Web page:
Has ‘Len’s Island’ managed an ‘Animal Crossing’ and ‘Minecraft’ mashup?

Equal parts tranquil and tense, Len’s Island gives players the best of both worlds in this dungeon crawling, base-building world of mystery.

At the beginning of Len’s Island, you arrive on some unknown isle on a rickety raft. Your only tools are your knife, a hatchet, and a simple pick. Nobody greets you, or points you in any direction. You simply…start walking. You start exploring, but nobody’s home. Even stranger, scattered across the island are mysterious runes and sometimes, dark creatures.

In Brisbane-based Flow Studio’s isometric survival game, Len’s Island, much of the world’s story is left for you to discover. Mixing Minecraft and Animal Crossing, this gem of an indie game mashes together the peaceful feeling of farming and base-building with the combat and tension of dungeon crawlers.

The beginning

Character creation in Len’s Island is fairly simple. Choosing where you’re from lets you pick from a range of four skin colours. You’re given a choice between a feminine or masculine face, and your hair style and colour have some variation too. Nothing to rave about, but it makes the character feel like your Len. Not just a Len. On top of that, you can pick from a few simple clothes and their colours, with one little caveat: Len “definitely” doesn’t wear shoes. A quirky and cute addition.

Once you’re done, the game spits you straight out and onto the island. No cutscene or cinematics introduce you to the setting or story. All you’ve got to go off of is the raft you arrived on and the surrounding area. Little notes found in secret spots might give you some extra insight here or there, but otherwise, it’s a mystery. And it’s a bloody intriguing one too.

The story only really starts to reveal itself in a few particular spots. The first you’ll likely run into is the rather strange miniature island to the east. Filled with ruins and carved runes, a similar area lies to the northwest. Both are littered with monsters that pose a real threat to your safety and all of them drop items called dark essences.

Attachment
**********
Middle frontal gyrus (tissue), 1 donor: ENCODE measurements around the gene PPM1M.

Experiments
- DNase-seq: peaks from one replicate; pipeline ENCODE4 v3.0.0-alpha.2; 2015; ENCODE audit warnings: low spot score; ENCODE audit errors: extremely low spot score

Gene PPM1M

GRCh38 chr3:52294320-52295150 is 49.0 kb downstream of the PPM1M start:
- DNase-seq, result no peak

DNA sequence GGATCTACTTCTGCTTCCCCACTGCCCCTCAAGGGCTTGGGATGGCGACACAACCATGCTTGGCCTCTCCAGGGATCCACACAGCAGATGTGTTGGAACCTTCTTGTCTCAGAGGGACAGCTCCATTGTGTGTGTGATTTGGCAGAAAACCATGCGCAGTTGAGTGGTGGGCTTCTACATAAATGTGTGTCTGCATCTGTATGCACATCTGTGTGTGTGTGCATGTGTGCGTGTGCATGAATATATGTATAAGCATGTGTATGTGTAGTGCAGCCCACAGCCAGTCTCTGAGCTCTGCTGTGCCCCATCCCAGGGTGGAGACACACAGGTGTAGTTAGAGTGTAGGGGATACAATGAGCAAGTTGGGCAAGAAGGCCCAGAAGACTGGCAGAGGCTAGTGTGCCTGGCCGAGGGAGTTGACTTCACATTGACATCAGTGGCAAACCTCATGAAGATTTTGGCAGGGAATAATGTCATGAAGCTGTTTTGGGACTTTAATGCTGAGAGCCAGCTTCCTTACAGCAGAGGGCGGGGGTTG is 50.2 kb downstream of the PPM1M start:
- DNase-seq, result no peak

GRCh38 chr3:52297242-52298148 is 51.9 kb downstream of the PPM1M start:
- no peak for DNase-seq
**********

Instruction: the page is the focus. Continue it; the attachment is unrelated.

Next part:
The most straightforward answer comes only from speaking to the Bridgewater Mayor himself, but even he can’t tell you what the beasts are. Personally? I adored this approach, leaving players to fend for themselves and play detective regarding the island’s mysterious origins. I still have questions. Plenty of them.

Image: Len’s Island / Flow Studio


While you’re left to your own devices to wander around and smack a few trees, the tooltips that occasionally pop up give you just enough to get a grasp on how to play the game. Easily played with WASD and a mouse (recommended by the developers) or a controller, the gameplay feels pretty simple and easy to get used to.

Gathering is a huge part of making your explorations easier. Better yet, you’ll start getting lost in just how relaxing it can become. Smacking mindlessly away at trees and relishing the sound of their falling is nice after a long day. Funny too, when they also crumble into conveniently sized logs for you to snatch up.

The inventory is super easy to navigate too, with each resource or building piece easy to identify thanks to clear icons. For resources, they all have specific colours tied to them too, making it effortless to spot what you need and what you have.

I will say that I did find farming a little harder to figure out than everything else. For hours I puzzled over why my poor blueberries weren’t growing into beautiful, blue bushes. Likewise, I got a little frustrated when my Bore Well did absolutely nothing to nourish the little buggers. It left me wandering through the forest in search of more blueberries in an effort to stave off starvation.

But I worked it out! Eventually. In fact, I felt pretty dumb when I finally realised that I needed a watering can and where to find it. After jumping this hurdle though? I can safely say that the blueberries and I are now best buds.

Once you’ve got a farm going, upkeep feels pretty rewarding. You can make a decent amount of coin in town if you sell your goods, and it’s even nicer knowing that some flowers are used in crafting. They’re not just there to look pretty – even if they are.

Better yet, the yield you get from your crop is pretty decent, costing only one resource to spawn at least three or more once fully grown. And if you’re like me, you can even automate the watering process with a blessed Water Tower.

Speaking of crafting, you’re left to your own devices here too. Which was honestly… fun? The menu is easy enough to navigate and it’s hardly difficult to gather what you need. Figuring out how to progressively improve your farming system this way is rewarding too – it’s all just a matter of learning where the best spots are for certain resources.